Global Youth Justice: Defining Criminal Responsibility in Law and Practice

Argentina Mural

Laura S. Abrams, Social Welfare. Global Youth Justice: Defining Criminal Responsibility in Law and Practice.

Over the past century, countries across the globe have developed specialized courts, probation systems, and correctional institutions for youth (often termed juveniles or minors) to distinguish youth from adults. The separate systems for youth are presumably geared more toward rehabilitation than punishment, recognizing a younger person as capable of change, more deserving of rehabilitation, and less culpable than a mature adult for his or her crime (Abrams, 2013). However, the age at which a young person is processed in a juvenile justice system, an adult criminal justice system, or even another system entirely (i.e., the child welfare or social service system) varies widely across nations (Hazel, 2008). There is no uniform way that a person is legally treated as a “child,” “adolescent,” “young adult” or “adult” even though these terms connote gradients of criminal culpability based on age and presumed cognitive and moral maturity.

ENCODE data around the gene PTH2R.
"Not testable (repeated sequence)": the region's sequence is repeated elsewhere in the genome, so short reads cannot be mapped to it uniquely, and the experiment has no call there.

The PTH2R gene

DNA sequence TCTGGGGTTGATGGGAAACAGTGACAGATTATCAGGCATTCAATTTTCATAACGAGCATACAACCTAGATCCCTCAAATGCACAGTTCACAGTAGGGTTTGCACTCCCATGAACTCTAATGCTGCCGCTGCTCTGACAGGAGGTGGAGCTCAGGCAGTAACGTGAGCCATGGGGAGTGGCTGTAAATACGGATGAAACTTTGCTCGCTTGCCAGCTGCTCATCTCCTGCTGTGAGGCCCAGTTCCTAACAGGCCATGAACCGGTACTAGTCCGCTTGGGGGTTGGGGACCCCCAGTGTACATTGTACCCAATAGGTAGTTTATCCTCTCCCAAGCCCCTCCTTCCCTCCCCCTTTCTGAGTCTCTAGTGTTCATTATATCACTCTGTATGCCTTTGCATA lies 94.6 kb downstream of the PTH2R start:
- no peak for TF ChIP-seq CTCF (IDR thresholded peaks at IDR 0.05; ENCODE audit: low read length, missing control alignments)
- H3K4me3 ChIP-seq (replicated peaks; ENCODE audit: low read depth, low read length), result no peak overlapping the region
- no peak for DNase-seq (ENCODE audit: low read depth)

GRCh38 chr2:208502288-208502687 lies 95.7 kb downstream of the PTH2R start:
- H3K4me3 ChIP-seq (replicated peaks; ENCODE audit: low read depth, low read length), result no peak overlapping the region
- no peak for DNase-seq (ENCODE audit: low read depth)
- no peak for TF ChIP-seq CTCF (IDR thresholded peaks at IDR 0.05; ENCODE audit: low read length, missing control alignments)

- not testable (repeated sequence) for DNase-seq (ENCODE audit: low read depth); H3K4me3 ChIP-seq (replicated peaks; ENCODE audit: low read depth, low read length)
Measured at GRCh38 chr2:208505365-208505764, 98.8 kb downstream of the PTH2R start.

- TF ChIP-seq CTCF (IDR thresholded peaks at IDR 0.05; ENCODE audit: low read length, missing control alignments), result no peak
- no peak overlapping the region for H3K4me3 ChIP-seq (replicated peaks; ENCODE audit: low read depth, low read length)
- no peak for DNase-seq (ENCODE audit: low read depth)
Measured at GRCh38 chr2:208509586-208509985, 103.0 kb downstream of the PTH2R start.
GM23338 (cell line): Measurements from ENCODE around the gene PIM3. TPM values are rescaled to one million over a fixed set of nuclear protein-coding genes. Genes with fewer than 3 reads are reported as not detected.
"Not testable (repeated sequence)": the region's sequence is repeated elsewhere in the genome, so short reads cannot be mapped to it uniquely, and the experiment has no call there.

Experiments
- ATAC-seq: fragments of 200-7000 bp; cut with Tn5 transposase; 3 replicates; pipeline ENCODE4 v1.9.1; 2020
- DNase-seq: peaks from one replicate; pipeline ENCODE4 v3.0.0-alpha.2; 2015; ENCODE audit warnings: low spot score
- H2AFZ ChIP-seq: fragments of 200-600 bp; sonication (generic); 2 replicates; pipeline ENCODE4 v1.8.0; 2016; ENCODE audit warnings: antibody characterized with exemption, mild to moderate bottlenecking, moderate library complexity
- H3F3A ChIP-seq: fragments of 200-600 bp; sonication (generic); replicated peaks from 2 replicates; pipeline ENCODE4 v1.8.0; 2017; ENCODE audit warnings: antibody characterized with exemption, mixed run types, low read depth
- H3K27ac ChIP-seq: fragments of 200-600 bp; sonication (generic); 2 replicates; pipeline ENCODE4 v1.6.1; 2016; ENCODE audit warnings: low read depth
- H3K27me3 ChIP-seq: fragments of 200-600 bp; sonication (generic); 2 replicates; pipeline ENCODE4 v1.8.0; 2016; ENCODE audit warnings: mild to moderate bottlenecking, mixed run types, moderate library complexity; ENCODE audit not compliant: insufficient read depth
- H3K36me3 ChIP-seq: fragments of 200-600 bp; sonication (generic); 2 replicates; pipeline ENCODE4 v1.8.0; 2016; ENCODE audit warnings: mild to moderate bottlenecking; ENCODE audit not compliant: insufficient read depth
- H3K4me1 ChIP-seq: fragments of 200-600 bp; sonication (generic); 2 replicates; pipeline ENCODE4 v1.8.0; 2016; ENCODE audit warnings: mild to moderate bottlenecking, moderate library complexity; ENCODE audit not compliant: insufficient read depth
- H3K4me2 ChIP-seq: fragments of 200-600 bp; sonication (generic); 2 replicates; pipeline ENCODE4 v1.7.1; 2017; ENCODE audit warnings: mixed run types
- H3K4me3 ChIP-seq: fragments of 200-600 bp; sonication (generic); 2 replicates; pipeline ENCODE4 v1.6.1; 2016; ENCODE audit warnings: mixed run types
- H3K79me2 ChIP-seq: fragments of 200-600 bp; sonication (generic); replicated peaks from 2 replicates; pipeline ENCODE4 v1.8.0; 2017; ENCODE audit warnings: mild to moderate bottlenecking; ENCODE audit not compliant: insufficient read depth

The goal of this study is to investigate the historical development and implementation of policies and practices related to age and youth justice. We look at a variation in definitions and constructions of age and criminal responsibility, the ways that these policies and practices are currently in flux due to discourses of neo-liberalism, extended age of adolescence, and neuroscience, and what these cases can teach the U.S. about de-incarceration. Purposively selecting four nations as case studies, we pose the following questions:

  1. How are “children,” “youth,” “young adults,” and “adults” distinguished, discursively and practically, within global criminal justice systems?
  2. How do state-level policies and institutional practices reflect these constructions?
  3. What blend of political, economic, or social factors are driving changes and controversies in the policy arena concerning youth justice?
  4. How do stakeholders, including policy makers, practitioners, and currently and formerly incarcerated youth view the effectiveness of these policies and practices in promoting youth wellbeing and public safety?
  5. What do these stakeholders view as the most effective legal, institutional, and programmatic strategies for preventing and intervening in youth offending?

In  the  article below,  the  authors  analyze  cross-national  variations  in  how  the  category  of  ‘juvenile’  is  defined  in  criminal law and policy. The authors purposively selected the cases of Argentina, Belize, England/Wales, and Finland to maximize differences in the boundaries of the Minimum Age of Criminal Responsibility and the Age of Criminal Majority. Legal analysis identified two key factors: (a) the presence or absence of a distinct juvenile justice system, and (b) the stability (or fluctuation) of youth justice laws and age boundaries. These axes  of  difference  and  their  various  configurations  across  cases  have  broader  implications  for  advancing  children’s rights.

DOWNLOAD >> What Is a Juvenile? A Cross-National Comparison of Youth Justice Systems